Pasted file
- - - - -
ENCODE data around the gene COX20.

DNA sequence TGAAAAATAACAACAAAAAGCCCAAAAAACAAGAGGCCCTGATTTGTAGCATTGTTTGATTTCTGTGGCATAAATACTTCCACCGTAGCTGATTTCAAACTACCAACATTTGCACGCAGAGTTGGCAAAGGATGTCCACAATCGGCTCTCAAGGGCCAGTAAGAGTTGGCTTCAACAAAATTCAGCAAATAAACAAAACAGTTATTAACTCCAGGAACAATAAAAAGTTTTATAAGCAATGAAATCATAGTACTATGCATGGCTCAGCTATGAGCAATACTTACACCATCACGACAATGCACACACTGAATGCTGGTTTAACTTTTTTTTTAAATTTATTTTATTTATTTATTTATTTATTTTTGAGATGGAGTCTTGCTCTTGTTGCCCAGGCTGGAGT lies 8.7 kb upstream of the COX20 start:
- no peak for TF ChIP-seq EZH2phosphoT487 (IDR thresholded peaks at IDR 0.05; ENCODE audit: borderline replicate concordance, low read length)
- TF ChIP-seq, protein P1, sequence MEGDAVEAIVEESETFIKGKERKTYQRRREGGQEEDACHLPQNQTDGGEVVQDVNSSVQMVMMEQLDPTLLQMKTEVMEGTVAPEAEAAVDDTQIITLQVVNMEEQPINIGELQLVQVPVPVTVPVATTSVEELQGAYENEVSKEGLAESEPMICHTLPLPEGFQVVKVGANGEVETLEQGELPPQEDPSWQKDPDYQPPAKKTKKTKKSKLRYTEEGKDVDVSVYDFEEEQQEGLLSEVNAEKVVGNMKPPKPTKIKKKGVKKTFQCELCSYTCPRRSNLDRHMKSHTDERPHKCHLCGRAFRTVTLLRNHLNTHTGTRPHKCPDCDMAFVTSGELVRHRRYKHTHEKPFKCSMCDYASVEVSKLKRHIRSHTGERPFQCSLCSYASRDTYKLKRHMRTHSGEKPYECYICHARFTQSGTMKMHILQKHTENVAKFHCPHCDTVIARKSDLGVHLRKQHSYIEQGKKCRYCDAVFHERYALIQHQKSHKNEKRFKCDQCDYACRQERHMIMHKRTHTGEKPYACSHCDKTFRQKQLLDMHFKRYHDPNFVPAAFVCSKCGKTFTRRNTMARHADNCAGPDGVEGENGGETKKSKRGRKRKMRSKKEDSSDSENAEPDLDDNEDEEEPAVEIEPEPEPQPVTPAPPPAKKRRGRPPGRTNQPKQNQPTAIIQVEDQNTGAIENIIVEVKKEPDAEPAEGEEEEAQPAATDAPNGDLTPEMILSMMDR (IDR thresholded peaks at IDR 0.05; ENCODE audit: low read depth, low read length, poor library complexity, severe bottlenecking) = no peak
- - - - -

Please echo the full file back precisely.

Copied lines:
ENCODE data around the gene COX20.

DNA sequence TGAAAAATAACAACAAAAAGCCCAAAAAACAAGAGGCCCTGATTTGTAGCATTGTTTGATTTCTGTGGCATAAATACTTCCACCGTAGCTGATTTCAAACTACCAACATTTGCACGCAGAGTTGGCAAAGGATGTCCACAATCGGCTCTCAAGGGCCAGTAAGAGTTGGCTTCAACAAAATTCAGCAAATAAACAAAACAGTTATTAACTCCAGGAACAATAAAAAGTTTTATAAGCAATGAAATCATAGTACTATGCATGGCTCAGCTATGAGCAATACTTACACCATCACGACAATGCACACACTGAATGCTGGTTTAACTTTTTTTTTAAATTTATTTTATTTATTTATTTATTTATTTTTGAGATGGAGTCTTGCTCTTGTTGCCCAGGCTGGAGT lies 8.7 kb upstream of the COX20 start:
- no peak for TF ChIP-seq EZH2phosphoT487 (IDR thresholded peaks at IDR 0.05; ENCODE audit: borderline replicate concordance, low read length)
- TF ChIP-seq, protein P1, sequence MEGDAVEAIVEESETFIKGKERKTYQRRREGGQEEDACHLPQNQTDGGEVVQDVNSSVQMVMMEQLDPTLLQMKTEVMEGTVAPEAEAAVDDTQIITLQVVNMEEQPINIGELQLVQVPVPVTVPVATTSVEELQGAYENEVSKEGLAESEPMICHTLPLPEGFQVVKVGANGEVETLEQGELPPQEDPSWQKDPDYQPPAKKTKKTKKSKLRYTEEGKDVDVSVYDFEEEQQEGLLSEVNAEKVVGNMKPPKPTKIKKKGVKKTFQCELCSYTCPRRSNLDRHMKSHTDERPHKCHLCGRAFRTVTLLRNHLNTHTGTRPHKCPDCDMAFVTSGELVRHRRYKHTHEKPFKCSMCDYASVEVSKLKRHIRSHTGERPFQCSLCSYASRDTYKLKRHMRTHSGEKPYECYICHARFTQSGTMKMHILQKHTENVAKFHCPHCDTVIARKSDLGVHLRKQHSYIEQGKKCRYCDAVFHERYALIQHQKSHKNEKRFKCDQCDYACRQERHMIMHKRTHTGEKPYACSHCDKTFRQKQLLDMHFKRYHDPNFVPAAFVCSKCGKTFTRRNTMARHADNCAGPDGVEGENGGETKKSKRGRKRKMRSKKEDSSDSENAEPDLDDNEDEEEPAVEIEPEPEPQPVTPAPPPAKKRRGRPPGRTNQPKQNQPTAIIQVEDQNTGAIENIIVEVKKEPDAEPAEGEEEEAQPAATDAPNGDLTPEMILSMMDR (IDR thresholded peaks at IDR 0.05; ENCODE audit: low read depth, low read length, poor library complexity, severe bottlenecking) = no peak